The battle over “First Man,” the movie biopic of Neil Armstrong, the first man to walk on the moon, has raged ever since it first screened at the Venice Film Festival in August. Now, actual audiences have weighed in, and the verdict is rather bleak.

In the first weekend, the much-discussed, much-ballyhooed space movie made just $16.5 million at the box office and was third overall, behind the second weekends of “Venom,” a Marvel Comics superhero movie, and yet another remake of “A Star is Born.” The poor box office occurred despite the fact that the reviews were, with certain exceptions, pretty favorable.

The prospect of “First Man” becoming profitable, with an almost $60 million production budget, plus marketing costs to overcome, has become problematic at best.

The flag flap

How did the filmmakers create what appears, at least for now, to be a flop of a story about the moon landing? It was the greatest event of the 20th century, if not of all time. One would expect audiences to be eager to see the movie. The only answer that comes to my mind is the flag flap. The omission of a scene, depicting the raising of the American flag on the lunar surface, created a firestorm of criticism. The ham-handed attempts to answer the criticism, especially by the film’s star, Ryan Gosling, dug the hole deeper.

“First Man” just could not shake off the stench of the implied attack on American exceptionalism, despite all the denials and even a trailer replete with American flags.

Bad reviews

One exception to the glowing reviews was written by Armond White of the National Review. White found the movie to be a full-throated assault on American exceptionalism and achievement.

He also was unimpressed by the Neil Armstrong character, who was depicted as emotionally repressed, and the Jan Armstrong character, a misogynist caricature of a complaining, shrewish wife. John Podhoretz, writing for the Weekly Standard, had similar sentiments. He ended his review by stating, “I can’t tell you how much I hated 'First Man'.”

Curiously, Richard Brody at the New Yorker found “First Man” to be a right-wing propaganda, despite the fact that he saw the same film as Armond White and John Podhoretz.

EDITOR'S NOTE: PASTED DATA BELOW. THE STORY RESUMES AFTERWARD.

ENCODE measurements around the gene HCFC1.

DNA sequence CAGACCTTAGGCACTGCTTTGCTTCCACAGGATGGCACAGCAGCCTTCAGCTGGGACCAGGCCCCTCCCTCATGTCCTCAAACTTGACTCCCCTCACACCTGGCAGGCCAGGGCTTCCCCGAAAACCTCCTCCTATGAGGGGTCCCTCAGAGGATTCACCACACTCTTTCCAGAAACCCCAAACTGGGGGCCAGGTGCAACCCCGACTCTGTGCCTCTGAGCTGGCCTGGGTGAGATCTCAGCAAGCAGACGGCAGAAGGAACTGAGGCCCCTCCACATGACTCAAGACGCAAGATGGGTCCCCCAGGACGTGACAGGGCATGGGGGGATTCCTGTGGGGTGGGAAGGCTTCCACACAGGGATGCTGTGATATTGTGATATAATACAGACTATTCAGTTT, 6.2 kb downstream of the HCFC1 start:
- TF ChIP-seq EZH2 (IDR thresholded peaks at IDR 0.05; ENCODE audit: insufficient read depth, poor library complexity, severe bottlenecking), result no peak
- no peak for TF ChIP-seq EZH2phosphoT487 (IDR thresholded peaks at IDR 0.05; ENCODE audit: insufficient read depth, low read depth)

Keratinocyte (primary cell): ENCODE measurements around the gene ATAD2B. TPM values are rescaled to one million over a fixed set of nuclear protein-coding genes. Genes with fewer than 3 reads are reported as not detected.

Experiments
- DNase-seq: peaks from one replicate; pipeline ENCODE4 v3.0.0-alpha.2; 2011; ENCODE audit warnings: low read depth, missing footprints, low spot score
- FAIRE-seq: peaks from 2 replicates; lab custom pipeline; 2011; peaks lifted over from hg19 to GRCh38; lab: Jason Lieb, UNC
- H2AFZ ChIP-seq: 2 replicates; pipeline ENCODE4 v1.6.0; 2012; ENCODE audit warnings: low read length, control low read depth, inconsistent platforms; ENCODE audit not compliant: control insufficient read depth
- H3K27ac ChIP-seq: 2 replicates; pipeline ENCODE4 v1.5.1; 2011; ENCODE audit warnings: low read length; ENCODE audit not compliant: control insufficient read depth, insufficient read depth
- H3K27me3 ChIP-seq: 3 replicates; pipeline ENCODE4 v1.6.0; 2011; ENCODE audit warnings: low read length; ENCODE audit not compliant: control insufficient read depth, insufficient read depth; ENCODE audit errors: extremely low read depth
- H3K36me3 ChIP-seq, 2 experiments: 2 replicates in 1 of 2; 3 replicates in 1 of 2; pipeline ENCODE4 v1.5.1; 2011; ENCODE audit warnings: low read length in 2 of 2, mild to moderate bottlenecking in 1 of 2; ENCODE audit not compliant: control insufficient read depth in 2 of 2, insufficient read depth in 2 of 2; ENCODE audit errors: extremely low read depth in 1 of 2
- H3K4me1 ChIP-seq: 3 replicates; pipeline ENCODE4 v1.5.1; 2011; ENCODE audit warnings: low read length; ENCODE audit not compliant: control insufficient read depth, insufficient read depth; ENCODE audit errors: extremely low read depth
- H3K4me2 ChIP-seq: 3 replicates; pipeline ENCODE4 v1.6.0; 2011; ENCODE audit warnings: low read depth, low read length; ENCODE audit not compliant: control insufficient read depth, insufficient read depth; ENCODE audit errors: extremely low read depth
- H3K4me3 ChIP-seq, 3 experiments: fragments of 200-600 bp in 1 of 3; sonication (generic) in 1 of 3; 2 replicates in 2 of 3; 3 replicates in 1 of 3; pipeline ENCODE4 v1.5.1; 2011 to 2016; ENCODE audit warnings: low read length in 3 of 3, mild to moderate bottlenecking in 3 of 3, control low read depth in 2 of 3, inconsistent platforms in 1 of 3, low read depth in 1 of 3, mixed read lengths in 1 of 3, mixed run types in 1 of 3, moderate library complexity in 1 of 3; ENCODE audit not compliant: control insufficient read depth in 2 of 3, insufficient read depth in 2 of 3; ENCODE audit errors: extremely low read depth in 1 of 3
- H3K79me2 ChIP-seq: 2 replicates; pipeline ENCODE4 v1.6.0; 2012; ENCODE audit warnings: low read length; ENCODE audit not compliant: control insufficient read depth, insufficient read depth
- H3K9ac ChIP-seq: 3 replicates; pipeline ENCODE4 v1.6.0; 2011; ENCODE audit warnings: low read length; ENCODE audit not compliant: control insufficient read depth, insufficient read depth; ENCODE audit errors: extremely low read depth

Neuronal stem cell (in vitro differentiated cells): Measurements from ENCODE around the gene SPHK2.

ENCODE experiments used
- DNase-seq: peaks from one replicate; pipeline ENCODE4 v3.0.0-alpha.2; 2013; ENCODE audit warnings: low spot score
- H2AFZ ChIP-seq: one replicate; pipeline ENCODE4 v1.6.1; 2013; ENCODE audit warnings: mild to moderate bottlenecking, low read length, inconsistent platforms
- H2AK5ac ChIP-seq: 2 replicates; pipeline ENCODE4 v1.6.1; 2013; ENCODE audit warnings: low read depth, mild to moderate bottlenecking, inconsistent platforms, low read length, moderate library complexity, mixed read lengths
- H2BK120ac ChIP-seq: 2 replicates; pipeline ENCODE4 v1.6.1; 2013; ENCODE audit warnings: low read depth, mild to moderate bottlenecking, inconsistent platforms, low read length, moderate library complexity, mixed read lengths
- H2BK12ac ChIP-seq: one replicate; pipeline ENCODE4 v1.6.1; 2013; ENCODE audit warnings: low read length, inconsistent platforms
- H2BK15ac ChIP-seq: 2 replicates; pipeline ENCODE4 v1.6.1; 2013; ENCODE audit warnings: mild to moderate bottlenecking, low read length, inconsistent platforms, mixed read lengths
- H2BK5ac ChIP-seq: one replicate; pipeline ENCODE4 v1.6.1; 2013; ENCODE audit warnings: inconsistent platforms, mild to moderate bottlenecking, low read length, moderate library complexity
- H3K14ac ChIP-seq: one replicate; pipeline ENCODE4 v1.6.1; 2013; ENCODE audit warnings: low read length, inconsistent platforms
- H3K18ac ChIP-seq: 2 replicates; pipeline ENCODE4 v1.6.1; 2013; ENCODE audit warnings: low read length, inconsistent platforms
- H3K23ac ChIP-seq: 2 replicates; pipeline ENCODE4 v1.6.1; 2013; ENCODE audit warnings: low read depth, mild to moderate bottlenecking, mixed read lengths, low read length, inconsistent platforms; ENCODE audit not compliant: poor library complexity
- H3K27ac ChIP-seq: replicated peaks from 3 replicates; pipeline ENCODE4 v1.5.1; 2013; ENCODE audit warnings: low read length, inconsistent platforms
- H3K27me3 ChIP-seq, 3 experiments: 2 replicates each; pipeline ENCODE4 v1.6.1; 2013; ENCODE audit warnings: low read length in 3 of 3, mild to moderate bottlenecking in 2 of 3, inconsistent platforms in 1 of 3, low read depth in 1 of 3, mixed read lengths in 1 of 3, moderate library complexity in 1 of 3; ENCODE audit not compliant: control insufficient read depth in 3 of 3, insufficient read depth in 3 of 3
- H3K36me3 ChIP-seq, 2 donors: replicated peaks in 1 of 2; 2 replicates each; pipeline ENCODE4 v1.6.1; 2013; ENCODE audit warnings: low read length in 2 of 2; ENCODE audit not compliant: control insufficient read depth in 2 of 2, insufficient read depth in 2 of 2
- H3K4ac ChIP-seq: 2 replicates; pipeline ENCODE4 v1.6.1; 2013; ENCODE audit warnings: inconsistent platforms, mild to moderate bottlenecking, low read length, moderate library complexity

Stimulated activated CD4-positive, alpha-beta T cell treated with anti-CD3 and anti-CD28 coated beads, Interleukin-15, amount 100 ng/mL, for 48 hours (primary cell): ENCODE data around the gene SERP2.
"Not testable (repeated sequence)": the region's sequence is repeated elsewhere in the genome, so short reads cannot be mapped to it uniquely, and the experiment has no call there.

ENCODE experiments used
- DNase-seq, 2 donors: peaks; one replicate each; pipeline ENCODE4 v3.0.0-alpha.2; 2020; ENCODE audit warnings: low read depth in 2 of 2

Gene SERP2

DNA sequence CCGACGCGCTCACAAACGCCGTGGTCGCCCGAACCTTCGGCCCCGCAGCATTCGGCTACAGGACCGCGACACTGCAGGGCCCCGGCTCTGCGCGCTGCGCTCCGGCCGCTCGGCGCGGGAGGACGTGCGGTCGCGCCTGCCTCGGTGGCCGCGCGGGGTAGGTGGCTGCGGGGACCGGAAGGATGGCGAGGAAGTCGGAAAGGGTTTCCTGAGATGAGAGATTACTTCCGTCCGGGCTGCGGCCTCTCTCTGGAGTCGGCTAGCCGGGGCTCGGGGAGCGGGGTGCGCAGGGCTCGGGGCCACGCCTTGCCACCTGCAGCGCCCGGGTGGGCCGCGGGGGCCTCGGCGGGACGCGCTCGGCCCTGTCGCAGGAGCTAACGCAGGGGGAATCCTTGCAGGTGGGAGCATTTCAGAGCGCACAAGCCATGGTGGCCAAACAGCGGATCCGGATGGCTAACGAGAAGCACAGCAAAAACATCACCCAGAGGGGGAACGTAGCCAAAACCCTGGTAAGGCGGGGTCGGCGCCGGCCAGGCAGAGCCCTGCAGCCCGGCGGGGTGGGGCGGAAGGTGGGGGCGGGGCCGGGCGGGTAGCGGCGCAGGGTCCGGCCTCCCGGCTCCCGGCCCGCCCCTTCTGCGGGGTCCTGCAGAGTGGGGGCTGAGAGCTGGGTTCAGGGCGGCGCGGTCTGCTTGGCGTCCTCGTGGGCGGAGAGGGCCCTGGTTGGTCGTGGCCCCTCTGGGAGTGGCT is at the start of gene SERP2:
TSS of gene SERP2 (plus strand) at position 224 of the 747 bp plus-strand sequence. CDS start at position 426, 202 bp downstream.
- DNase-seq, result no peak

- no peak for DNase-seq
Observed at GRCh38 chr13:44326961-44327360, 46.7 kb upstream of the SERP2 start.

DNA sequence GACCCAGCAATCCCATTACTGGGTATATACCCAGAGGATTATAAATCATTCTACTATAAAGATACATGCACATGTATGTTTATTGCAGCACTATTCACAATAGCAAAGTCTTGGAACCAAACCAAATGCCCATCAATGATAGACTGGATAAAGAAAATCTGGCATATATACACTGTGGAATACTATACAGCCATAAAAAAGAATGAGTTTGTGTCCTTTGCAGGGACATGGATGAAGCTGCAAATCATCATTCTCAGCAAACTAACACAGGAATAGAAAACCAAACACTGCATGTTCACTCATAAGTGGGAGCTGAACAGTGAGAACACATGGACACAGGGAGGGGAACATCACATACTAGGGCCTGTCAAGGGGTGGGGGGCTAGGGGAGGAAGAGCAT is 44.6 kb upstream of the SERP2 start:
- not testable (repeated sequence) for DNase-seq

'Apollo 13' was a better space movie

In order to realize how badly “First Man” has been received, we only have to compare it to 1995’s “Apollo 13” directed by Ron Howard and staring the incomparable Tom Hanks. During its opening weekend in wide release, it made over $25 million, which would be over $41 million in 2018 dollars. The depiction of the ill-fated mission of Apollo 13 became a box office smash.

Anyone who has seen both Movies will easily see why. “Apollo 13” was an unapologetic celebration of the moon landings. It started with the tragedy of the Apollo fire and continued with a long sequence of many of the cast watching the Apollo 11 moon landing on TV before getting to the main story about the efforts to bring the crew of Apollo 13 home after a near disaster in space.

The film was unabashedly positive about America’s capacity to achieve great things.

Whitey on the Moon

By contrast, while “First Man” left out the raising of the American flag at Tranquility Base, it did include, in its soundtrack, “Whitey on the Moon,” a racist screed that protested the moon landing composed by the overrated musician and poet Gil-Scott Heron. The message, despite the denials to the contrary, could not have been clearer.

International audiences were not impressed

The studio that produced “First Man” had hoped that international audiences, less sensitive to slights against American achievement, would be more favorable to the movie. The film might limp along enough to get a boost during the movie awards season.

One of the criticisms of “First Man” was that it was made almost entirely by non-Americans, who would be expected to not appreciate the awesome regard Americans have for the Apollo moon landings. However, as a little-known, but wonderful Australian film called, “The Dish,” proved, some foreigners do understand how utterly triumphant and wonderful the race to the moon really was. Watching the movie, which starred Sam Neill, along with “Apollo 13,” should prove to be a cure for the disappointment “First Man” seems to have caused.